oma Ecliptic, the seventh album by Between the Buried and Me can only be described a progressive metal monster.
It begins with brooding electric piano, the opening number all keys until symphonic guitars burst in right at the end. Then comes “The Coma Machine”, an amazing kaleidoscopic piece whose twists and turns combine melodic atmospherics with full-on death metal. That number flows straight into “Dim Ignition”, which takes off on yet another tack with some Tangerine Dream style electronics. And those three openers set the tone for the rest of the album.
This is a quite remarkable record that sounds like all the best bits of contemporary metal and progressive rock from the last decade put into a blender. It’s hugely varied with musical references all over the place, yet it still hangs together as a coherent whole. There is an awful lot happening on this record, and it does take a few listens to take it all in. Songs take off in unpredictable directions, and there is more than one number that feels as though it contains a whole concept album’s worth of music in seven or eight minutes.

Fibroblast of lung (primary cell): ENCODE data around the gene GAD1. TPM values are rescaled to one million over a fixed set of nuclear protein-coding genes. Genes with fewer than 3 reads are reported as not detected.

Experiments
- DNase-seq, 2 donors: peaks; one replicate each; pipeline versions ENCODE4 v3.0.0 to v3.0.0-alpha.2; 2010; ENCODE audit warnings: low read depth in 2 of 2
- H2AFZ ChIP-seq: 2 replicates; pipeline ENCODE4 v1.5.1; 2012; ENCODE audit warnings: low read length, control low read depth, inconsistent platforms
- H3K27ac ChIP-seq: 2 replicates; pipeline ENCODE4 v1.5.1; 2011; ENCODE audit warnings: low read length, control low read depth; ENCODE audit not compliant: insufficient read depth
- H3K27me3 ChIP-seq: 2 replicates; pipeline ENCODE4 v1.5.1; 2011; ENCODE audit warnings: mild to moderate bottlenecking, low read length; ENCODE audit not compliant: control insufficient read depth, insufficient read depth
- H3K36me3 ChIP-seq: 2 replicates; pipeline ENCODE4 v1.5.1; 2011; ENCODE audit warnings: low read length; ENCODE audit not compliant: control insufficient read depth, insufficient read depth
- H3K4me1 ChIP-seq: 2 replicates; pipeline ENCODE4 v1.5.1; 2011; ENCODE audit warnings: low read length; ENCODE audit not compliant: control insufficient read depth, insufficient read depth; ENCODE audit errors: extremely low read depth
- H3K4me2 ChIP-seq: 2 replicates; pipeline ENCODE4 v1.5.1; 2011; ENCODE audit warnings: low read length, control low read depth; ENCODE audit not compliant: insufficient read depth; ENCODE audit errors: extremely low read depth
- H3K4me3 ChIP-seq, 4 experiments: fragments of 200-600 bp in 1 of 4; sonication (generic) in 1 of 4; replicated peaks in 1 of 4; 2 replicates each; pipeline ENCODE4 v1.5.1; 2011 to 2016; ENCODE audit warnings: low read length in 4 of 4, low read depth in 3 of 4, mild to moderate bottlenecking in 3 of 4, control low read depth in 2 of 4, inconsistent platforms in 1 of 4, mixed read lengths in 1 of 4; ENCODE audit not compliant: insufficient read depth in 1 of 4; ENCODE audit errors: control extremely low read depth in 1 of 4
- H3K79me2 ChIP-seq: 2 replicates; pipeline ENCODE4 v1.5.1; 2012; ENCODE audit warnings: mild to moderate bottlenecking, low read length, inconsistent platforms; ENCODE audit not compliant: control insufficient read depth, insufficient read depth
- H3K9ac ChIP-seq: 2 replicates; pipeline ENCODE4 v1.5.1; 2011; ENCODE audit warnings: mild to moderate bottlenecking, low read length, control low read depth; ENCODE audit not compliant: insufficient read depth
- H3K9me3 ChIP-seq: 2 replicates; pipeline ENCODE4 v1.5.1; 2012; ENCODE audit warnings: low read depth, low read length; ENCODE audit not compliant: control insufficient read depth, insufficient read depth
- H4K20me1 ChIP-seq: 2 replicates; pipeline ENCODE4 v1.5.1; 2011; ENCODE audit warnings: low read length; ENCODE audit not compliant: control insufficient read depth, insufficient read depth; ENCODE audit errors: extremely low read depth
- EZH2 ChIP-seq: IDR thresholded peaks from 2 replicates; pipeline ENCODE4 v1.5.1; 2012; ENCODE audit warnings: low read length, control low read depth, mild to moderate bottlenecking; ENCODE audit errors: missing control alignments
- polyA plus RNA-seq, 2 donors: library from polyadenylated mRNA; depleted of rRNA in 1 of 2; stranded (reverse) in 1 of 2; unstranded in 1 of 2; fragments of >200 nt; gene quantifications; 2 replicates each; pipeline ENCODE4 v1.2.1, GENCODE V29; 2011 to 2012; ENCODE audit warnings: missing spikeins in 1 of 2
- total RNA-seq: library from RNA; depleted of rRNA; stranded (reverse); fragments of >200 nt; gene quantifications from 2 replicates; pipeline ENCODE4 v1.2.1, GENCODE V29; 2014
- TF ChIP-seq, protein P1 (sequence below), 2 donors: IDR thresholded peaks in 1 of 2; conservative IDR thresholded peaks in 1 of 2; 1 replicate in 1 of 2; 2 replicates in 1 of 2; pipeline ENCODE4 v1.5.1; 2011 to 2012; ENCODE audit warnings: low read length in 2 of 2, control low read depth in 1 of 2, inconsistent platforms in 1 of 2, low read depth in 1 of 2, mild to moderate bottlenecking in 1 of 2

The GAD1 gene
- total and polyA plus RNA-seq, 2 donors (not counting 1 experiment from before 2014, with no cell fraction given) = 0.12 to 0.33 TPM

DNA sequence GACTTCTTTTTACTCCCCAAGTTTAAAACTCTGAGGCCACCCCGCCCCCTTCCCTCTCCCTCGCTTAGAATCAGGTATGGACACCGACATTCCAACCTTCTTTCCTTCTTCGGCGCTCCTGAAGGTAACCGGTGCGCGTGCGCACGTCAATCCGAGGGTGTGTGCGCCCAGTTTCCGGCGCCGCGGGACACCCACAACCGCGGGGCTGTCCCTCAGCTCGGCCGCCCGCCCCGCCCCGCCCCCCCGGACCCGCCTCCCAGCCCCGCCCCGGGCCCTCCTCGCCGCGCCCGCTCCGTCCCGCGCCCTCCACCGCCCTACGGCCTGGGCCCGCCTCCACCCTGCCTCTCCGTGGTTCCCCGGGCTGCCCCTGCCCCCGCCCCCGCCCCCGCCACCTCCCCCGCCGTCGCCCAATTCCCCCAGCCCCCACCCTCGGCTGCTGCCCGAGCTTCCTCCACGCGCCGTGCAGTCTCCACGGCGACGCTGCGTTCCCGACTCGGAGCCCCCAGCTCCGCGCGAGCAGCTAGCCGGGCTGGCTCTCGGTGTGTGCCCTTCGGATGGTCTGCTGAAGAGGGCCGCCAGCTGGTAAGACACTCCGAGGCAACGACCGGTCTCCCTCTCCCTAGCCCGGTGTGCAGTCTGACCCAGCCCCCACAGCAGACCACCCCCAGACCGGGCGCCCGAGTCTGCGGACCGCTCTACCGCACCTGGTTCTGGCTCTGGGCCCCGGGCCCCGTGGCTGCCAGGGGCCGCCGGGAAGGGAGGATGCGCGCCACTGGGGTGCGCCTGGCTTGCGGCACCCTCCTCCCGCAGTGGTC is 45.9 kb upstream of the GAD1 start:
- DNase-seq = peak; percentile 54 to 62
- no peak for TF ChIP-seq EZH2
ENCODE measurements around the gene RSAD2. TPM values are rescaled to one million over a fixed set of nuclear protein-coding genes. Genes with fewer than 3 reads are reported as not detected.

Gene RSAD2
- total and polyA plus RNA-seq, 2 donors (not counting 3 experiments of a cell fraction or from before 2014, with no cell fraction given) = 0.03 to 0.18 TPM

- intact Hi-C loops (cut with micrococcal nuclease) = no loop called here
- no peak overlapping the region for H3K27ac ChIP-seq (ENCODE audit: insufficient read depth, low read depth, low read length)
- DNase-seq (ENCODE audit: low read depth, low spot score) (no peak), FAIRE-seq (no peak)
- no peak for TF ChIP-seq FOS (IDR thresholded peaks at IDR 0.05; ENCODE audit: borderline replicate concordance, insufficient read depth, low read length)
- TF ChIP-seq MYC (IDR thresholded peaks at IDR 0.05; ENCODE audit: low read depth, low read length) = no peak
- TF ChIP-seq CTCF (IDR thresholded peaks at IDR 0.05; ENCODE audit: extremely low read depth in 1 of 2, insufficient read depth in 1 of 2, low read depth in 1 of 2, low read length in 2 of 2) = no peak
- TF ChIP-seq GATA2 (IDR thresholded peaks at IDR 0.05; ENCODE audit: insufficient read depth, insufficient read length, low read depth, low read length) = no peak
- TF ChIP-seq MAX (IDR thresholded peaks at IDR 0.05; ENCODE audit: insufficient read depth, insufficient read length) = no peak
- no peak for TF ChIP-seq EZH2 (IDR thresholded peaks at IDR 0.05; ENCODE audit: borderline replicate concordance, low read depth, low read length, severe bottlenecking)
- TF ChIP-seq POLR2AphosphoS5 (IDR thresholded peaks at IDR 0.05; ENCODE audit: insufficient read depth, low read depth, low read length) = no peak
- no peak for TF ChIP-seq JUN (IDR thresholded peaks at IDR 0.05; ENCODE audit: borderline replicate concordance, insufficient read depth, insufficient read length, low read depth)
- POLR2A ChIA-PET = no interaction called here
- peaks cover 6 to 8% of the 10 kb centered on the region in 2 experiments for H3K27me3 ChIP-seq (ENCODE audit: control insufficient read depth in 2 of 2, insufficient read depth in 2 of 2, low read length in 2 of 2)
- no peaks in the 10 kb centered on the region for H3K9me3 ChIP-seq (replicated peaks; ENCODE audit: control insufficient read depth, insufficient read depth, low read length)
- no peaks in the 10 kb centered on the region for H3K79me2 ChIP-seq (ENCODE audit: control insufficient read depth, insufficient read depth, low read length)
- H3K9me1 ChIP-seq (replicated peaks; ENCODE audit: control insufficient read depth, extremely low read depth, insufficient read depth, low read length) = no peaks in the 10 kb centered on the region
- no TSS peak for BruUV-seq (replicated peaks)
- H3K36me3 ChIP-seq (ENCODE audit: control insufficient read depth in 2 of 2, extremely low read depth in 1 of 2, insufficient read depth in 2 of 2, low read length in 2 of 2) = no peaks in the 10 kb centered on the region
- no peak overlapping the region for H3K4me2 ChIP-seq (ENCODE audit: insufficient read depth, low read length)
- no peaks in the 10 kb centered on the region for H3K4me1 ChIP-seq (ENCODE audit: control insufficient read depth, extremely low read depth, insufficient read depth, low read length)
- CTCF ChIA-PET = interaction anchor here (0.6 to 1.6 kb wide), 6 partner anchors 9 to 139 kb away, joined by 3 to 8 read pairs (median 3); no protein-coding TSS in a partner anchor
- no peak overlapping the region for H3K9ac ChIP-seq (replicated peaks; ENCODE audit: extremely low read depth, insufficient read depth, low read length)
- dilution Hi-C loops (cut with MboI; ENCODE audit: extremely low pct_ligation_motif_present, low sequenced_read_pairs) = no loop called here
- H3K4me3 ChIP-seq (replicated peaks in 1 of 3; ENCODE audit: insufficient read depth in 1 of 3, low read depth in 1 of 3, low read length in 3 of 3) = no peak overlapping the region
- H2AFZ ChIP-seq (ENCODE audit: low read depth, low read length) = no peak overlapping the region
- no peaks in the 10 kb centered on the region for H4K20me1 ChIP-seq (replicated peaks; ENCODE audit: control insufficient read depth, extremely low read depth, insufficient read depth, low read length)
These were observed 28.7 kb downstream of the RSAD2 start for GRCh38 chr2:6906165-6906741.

The combination of clean and death vocals combined with a masterful sense of dynamics is always going to invite comparisons with Opeth, although they avoid copying much of Opeth’s actual sound. Quite a few of the melodies in the clean vocal passages are reminiscent of Dream Theater, although there’s none of that band’s self-indulgent showboating; they keep the soloing brief and to the point, using the twin lead guitars more for riffs and intricate harmonies.
Progressive metal sometimes gets a bad name with bands who show off their instrumental chops without having the compositional skills to back them up, or bands that over ambitiously attempt to mix incompatible styles and turn into an incoherent mish-mash.
Between the Buried and Me are neither of these things, and have just succeeded in delivering one of the best albums of the year so far.